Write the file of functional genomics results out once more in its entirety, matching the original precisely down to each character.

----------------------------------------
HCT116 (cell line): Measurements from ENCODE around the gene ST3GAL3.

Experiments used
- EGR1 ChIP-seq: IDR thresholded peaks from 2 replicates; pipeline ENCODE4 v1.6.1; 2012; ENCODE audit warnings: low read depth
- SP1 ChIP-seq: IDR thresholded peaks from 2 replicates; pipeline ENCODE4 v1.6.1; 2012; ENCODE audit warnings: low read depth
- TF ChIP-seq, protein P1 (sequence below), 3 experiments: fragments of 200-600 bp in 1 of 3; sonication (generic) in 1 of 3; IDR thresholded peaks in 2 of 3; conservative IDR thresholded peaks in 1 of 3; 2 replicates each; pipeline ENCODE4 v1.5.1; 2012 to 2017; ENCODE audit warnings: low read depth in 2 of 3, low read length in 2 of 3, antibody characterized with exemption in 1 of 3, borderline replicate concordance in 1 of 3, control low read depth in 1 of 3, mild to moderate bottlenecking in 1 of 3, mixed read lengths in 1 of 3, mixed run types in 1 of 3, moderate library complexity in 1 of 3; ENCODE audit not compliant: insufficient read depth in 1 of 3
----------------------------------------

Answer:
HCT116 (cell line): Measurements from ENCODE around the gene ST3GAL3.

Experiments used
- EGR1 ChIP-seq: IDR thresholded peaks from 2 replicates; pipeline ENCODE4 v1.6.1; 2012; ENCODE audit warnings: low read depth
- SP1 ChIP-seq: IDR thresholded peaks from 2 replicates; pipeline ENCODE4 v1.6.1; 2012; ENCODE audit warnings: low read depth
- TF ChIP-seq, protein P1 (sequence below), 3 experiments: fragments of 200-600 bp in 1 of 3; sonication (generic) in 1 of 3; IDR thresholded peaks in 2 of 3; conservative IDR thresholded peaks in 1 of 3; 2 replicates each; pipeline ENCODE4 v1.5.1; 2012 to 2017; ENCODE audit warnings: low read depth in 2 of 3, low read length in 2 of 3, antibody characterized with exemption in 1 of 3, borderline replicate concordance in 1 of 3, control low read depth in 1 of 3, mild to moderate bottlenecking in 1 of 3, mixed read lengths in 1 of 3, mixed run types in 1 of 3, moderate library complexity in 1 of 3; ENCODE audit not compliant: insufficient read depth in 1 of 3